Quebec ski hills are gearing up for what could be a challenging season, especially for those located in COVID-19 red zones where restrictions are tighter.A handful of hills opened this weekend with new measures in place to prevent the spread of the virus.Skiers will have to wear face coverings inside at all times, as well as on the chair lifts and while waiting in line.There are more than 40 hills located in red zones. At those locations, there will be no eating or drinking inside the lodges.People can go inside to warm up or use the washroom, then it's right back outside.Despite the new rules, the association representing the ski hills says people are happy to be out on the mountains."The mood is relief and joy because we're back on the boards and we're able to go down the hill," said Yves Juneau, president of Quebec's association of ski areas."So, you know, putting the ski boots outside your car, not being able to go inside for the après, these are little sacrifices that people are willing to make, because at the end of the day, what really matters is to be able to go out on the slopes. And that's how people felt. They were happy."He said hills are adapting as best they can to the new circumstances."You will have food counters that are outdoors, for instance, so people can actually have something to eat outside. You will have fireplaces so that, you know, if you can't go inside, at least you'll be able to stay warm around the fireplace. Some ski areas have added temporary buildings or camps, things like that," he said.He added that skiers will need to reserve their lift ticket in advance at most ski areas, in order to manage the amount of people congregating at any given time.Juneau said businesses lost millions when they were forced to close abruptly at the start of the pandemic last spring.This season, many are hoping to make up for that lost revenue and provide a place for people to exercise safely outside."We live in a time when people need hope, and going outside and doing your favourite outdoor sport, that provided hope this weekend," he said.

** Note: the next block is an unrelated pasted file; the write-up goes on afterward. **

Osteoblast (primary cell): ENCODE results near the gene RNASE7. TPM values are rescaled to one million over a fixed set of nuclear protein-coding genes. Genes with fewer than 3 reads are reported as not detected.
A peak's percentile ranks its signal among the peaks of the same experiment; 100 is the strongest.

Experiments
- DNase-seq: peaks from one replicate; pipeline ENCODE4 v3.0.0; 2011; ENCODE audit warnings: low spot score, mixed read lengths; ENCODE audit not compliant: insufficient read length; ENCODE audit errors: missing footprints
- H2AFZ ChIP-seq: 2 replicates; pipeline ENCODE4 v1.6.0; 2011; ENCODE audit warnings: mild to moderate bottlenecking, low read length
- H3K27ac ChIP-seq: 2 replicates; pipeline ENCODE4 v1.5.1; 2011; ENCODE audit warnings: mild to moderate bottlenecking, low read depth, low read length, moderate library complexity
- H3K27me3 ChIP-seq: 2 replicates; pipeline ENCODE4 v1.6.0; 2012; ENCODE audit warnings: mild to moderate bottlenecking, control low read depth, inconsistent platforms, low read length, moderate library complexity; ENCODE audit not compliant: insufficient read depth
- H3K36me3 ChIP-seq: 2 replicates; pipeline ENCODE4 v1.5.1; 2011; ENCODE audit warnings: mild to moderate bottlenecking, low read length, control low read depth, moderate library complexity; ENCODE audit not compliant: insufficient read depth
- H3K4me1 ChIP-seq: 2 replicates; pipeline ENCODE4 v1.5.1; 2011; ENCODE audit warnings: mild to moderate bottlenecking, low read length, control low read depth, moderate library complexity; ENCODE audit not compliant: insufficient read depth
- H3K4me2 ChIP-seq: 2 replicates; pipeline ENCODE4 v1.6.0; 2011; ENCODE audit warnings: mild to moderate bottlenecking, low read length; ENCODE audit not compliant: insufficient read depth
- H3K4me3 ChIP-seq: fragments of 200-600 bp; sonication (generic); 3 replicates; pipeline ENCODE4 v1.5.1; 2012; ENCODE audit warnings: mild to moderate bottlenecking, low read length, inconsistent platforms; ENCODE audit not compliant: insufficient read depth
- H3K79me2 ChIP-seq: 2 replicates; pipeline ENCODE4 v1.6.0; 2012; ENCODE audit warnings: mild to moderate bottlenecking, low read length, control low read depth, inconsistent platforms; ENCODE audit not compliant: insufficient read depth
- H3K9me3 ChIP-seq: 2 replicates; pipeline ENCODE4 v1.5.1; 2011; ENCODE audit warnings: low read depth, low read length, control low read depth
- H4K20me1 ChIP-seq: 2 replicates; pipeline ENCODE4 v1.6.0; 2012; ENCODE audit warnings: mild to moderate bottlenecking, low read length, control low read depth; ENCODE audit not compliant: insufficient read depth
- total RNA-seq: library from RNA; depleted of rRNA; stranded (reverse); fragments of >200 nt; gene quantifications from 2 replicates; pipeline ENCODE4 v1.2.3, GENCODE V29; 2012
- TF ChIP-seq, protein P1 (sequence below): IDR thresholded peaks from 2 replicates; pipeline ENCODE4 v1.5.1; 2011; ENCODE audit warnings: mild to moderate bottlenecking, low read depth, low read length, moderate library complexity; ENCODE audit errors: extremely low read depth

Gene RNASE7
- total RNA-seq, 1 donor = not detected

At least two people were injured Sunday night during three separate shootings in Montreal's Rivière-des-Prairies neighbourhood.Montreal police say it's still unclear whether the three incidents, which happened in the course of an hour, are related.Around 9:30 p.m., a 58-year-old man was shot at a home near the corner of 63e Avenue and Perras Boulevard. Police say the man had just gotten out of his car, which was parked in his driveway, when another car pulled up and someone started shooting.The victim was conscious on his way to the hospital. The suspects fled the scene.About 10 minutes later, someone walking through a residential parking lot opened fire on a man sitting in a parked car on Jean-Rainaud Avenue.The victim fled the scene in the car. Police have no information about the victim's status.And then at 10:20 p.m., another man was shot while standing on a second-floor balcony at a home on Armand-Bombardier Boulevard, near Jean-Vincent Avenue. Police say they believe the shooter was standing in the building's courtyard at the time.The victim was taken to hospital and is expected to survive. Police spokesperson Const. Raphaël Bergeron said in all three cases, there is no information about the suspects. A fourth shooting occurred earlier in the evening in Montréal-Nord. Around 5:30 p.m., police received a call about shots fired near the corner of Lapierre Avenue and Pascal Street.When they arrived, they found bullet casings but no suspects or victims.An hour later, a man showed up at an unspecified hospital with what appeared to be gunshot wounds, but it is unclear whether he was involved in the incident in Montréal-Nord.Police issued a statement Monday evening, saying they would increase their presence and visibility in the area over the next 24 hours.